MSHA Issues Seat Belt Alert

Neal H. Merrifield, administrator for metal and nonmetal mine safety and health for the Mine Safety and Health Administration (MSHA), issued the following alert regarding seat belt safety:

“Twenty of the miners who died in mobile equipment accidents at metal and nonmetal mines since 2005 would have survived the accident had they been using their seat belt,” Merrifield said. “The ages of the victims ranged from 21 to 65 years, with job experience varying from as little as four, eight and twelve days up to 43 years. More than one-third of the deceased miners had twenty or more years of mining experience. Even supervisors were counted among the unbuckled victims.

“We all know seat belts save mining lives. Dozer operators have ridden their machines over benches and off highwalls and walked away. Truck drivers have overturned vehicles and exited the cab unharmed. Recently a dump site weakened by heavy rains collapsed under a haul truck, sending the truck and driver 120 feet down a steep and rocky embankment. Rescue workers who rappelled down to the wreck found the driver still buckled up and suffering only a head bump. Regretfully, despite such stirring stories of survival, not all equipment operators buckle up each and every time they start their machine.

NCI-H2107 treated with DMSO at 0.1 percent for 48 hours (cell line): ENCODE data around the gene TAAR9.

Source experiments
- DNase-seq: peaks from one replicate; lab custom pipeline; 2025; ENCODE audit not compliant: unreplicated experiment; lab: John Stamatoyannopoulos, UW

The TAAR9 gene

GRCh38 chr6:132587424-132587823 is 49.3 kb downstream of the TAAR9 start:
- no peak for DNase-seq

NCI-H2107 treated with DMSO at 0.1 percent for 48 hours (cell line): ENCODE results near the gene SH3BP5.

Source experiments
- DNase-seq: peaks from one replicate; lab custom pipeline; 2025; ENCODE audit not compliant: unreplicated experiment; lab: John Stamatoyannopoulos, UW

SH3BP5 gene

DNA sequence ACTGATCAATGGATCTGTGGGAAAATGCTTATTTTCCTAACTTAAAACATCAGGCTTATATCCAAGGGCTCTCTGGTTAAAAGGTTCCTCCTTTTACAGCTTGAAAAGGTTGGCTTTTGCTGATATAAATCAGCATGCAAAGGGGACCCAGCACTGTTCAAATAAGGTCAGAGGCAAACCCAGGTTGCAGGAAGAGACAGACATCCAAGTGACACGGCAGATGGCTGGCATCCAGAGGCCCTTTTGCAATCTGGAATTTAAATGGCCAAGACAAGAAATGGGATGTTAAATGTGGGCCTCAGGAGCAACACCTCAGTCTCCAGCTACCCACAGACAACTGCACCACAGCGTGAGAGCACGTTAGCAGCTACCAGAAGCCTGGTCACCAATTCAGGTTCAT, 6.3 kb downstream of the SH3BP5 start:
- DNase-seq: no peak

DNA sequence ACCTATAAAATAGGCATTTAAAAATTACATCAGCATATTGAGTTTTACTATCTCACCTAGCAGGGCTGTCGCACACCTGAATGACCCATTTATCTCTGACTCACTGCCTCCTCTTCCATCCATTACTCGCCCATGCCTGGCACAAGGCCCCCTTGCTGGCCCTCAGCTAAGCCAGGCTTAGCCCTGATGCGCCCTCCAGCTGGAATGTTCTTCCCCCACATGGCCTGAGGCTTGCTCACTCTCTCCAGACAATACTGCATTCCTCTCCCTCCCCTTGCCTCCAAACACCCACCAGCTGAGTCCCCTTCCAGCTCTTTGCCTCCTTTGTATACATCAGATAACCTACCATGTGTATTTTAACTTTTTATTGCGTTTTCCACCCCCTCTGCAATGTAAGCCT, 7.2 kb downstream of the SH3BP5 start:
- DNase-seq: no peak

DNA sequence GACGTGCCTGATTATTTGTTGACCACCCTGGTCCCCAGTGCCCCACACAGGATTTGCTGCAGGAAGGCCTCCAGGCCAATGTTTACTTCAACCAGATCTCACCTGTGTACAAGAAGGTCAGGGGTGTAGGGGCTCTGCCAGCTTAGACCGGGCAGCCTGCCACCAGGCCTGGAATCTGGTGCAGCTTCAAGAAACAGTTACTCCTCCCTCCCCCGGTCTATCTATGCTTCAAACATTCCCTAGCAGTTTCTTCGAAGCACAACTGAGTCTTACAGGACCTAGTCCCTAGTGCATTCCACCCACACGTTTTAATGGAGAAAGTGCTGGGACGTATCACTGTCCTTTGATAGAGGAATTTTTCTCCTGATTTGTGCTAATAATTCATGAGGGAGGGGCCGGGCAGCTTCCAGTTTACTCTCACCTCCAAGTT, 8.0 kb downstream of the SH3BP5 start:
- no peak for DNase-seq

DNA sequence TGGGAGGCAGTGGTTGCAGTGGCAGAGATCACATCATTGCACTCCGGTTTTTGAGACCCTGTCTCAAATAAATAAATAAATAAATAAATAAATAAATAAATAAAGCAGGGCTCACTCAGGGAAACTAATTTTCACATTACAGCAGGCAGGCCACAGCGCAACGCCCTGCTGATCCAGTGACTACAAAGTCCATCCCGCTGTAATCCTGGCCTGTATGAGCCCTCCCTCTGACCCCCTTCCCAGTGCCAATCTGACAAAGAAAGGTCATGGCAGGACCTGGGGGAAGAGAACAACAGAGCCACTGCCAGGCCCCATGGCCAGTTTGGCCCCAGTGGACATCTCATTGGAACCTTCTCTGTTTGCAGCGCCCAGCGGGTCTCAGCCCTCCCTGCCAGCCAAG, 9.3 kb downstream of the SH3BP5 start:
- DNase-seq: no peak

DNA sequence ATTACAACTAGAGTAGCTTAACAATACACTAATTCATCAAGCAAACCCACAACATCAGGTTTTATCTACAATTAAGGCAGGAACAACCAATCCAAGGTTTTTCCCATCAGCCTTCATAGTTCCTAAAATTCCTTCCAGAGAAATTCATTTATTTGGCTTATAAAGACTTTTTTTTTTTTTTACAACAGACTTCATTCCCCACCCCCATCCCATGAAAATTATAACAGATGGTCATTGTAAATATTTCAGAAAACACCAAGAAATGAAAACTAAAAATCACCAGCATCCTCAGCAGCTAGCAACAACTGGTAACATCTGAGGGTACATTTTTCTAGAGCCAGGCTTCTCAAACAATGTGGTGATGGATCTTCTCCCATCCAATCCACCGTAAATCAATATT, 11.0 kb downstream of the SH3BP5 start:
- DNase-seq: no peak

“MSHA and the Association of Equipment Manufacturers (AEM) are working together through their alliance to increase seat belt usage among equipment operators to help achieve the objective of Zero Injury, Zero Harm.

“Mine supervisors and co-workers can improve and reinforce seat belt use consistency by observing and intervening whenever they see someone not buckling up, and by speaking up and getting fixed seat belts that are worn, malfunctioning or have been tampered with.

“MSHA plans to conduct Walk and Talks at mine sites again this month to discuss seat belt use on mobile equipment, convince mobile equipment operators to commit to wearing their seat belt, persuade them to be their ‘brothers’ and sisters’ keeper’, and thankfully accept and act on what may be life-saving interventions by their co-workers. Please join MSHA in this important effort.”

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